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Last Updated: Tuesday June 29 2010 13:58 GMT

Helping children with alcoholic parents: Barnardo's project

A group of children

Ava helps children whose parents have alcohol and drug problems.

She works for a Barnardo's project called Time For Me.

Newsround chatted to Ava about the work they do there.

What sort of things are the children at Time for Me going through?

The children who come to us are often having issues coping with people drinking at home, or with taking drugs. It could be their mum, dad, grandparents or older siblings. They come to us with questions, concerns, worries and fears.

How can this affect them?

They might be worried about what's going on at home. They might even be the carer at home. They might be looking after their mum, or younger brothers and sisters. They might not be getting enough to eat. Or they might have the carer worries - they wonder what's going to happen to their mum or dad if they're not there? Sometimes there is domestic abuse in the home.

How does it affect them at school?

Often these children are struggling at school. It affects their concentration and they could be failing in school. Getting to school could be a problem, or they might not have had any breakfast. They might be worried about what's going on at home.

There might be no money for washing powder. They may not have a washing machine. If a child does not wash, the other children notice. There might be a smell from them, and they get called names. Other children keep away from them. Or the other children might say things like 'your mum's an alki' or 'your dad's a druggie'.

They often won't have the right clothes for school. They can't take people home because they don't know what they will find there. They can be very isolated.

We ask the teachers to look out for this sort of thing. There are tell-tale signs that something is not right.

How does Time For Me help them?

At Time For Me they realise they are not alone. They find out that other children are going through exactly the same thing as them. When they realise that, it makes things a little bit better for them.

We give them the chance to talk about anything that's worrying them. And it's all confidential. Here they can cry, shout, scream or get angry. We provide a safe environment for them to do that.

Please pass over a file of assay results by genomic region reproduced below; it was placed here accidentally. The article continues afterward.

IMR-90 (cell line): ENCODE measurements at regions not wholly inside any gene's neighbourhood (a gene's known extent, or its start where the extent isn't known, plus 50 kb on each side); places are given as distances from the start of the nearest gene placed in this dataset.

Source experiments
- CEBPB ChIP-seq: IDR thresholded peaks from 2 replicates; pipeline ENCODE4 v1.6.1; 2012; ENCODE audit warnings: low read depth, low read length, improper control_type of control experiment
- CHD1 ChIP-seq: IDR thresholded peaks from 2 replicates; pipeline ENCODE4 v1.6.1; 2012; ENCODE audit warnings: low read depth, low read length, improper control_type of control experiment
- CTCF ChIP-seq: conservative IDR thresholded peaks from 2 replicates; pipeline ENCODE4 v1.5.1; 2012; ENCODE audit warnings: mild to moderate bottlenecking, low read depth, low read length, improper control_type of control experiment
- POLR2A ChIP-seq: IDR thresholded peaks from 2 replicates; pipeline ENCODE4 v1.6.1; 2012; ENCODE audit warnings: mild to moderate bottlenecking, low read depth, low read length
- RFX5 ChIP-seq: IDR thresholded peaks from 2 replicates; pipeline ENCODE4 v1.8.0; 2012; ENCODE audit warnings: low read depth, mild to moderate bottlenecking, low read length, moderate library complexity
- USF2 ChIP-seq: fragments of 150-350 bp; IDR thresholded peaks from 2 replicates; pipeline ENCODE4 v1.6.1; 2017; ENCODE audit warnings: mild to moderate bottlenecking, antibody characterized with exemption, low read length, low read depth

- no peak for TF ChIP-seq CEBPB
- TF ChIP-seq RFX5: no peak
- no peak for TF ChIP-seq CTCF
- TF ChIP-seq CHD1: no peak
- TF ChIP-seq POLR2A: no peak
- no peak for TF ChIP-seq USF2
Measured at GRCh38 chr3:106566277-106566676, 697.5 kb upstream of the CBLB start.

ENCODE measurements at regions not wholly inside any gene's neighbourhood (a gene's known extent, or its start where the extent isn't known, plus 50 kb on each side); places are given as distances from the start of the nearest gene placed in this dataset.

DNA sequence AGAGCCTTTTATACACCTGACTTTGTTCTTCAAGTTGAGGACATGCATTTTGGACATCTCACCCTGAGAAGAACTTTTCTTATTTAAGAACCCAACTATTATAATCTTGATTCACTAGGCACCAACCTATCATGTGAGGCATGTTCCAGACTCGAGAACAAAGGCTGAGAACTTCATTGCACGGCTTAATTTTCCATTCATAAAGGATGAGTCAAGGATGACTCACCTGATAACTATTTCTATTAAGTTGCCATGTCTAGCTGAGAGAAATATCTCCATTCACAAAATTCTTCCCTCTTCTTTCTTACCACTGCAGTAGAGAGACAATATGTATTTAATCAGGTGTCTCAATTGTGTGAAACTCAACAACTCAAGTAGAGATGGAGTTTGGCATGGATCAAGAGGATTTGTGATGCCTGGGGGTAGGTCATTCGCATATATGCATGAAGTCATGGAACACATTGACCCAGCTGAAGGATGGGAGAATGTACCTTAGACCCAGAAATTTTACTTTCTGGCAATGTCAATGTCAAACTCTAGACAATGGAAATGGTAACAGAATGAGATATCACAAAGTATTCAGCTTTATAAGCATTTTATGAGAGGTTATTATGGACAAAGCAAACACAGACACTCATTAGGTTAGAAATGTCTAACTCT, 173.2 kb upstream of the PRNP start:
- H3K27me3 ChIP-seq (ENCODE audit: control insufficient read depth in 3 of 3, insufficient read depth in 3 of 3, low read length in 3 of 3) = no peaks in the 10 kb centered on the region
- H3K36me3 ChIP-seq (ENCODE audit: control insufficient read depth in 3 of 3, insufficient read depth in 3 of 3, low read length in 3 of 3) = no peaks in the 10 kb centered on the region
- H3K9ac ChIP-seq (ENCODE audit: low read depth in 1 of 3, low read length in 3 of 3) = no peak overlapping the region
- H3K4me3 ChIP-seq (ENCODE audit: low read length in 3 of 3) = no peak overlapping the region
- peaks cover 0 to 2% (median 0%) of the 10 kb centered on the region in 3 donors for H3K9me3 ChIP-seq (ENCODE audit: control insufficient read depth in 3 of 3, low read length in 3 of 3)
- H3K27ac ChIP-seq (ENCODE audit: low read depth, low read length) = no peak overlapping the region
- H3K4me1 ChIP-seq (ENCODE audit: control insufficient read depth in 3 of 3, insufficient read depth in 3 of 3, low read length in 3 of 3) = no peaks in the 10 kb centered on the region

What sort of activities do you do together?

We provide fun here too. We make cakes, and we do arts and crafts. The children can run around and have fun. We go bowling, or to the park, or have a picnic. We take them on trips and holidays. We try to make sure that in the holidays, each child gets out at least once every week.

Some of these children have never been anywhere. Sometimes we'll have a 13-year-old who has never seen the sea or been to a beach before. We tell them it's OK to be happy, you don't have to feel guilty. Just be young and have fun.

We also teach the children things like first aid, fire safety in the home and how to keep themselves safe. We teach them what they need to do in an emergency.

Do the children help each other?

The group of children are really supportive of each other. If someone comes in feeling down, the others will pick up on it and put their arms around them and try to lift them a bit.

What happens when they get to 14 and they have to leave?

We see children from 8 to 13 years old. Over the six years, we see them grow and develop and often turn out to be stable and healthy young people. Many of them don't want to leave.

Some of the older children come back to us as volunteers. Some of the young ones we have now are already saying they want to come back when they're older as volunteers.

Does Time For Me work?

Yes. Schools have told us that the work we do here does help. We are often told that the children's behaviour and work in school has improved after they come to us.

At Time for Me, and on the holidays we go on, they also learn how to work together, and how to support each other. It's fantastic to see.

When they come to us, they are so angry and wound up. We help them cope with that anger.

These children often think it's their fault that their parents are drinking. But it's nothing to do with them. That's a really important lesson to learn.


Here are details of all the Barnardo's groups that help children whose parents are addicted to alcohol or drugs:

Carmarthenshire Young Carers (for children in Carmarthenshire, Wales)

Contact: 01554 775 232

Time For Me (for children in West Midlands)

Contact: 01384 411722

Merthyr Young Carers Service (for children in Merthyr, Wales)

Contact: 01685 382 422.

Flintshire Services, Barnardo's Cymru, (for children in Flintshire, Wales)

Contact: 01244 551246

Pharos (for children in Belfast, Northern Ireland)

Contact: 028 9064 4335

Action for Young Carers project (for children in Liverpool)

Contact: 0151 708 7323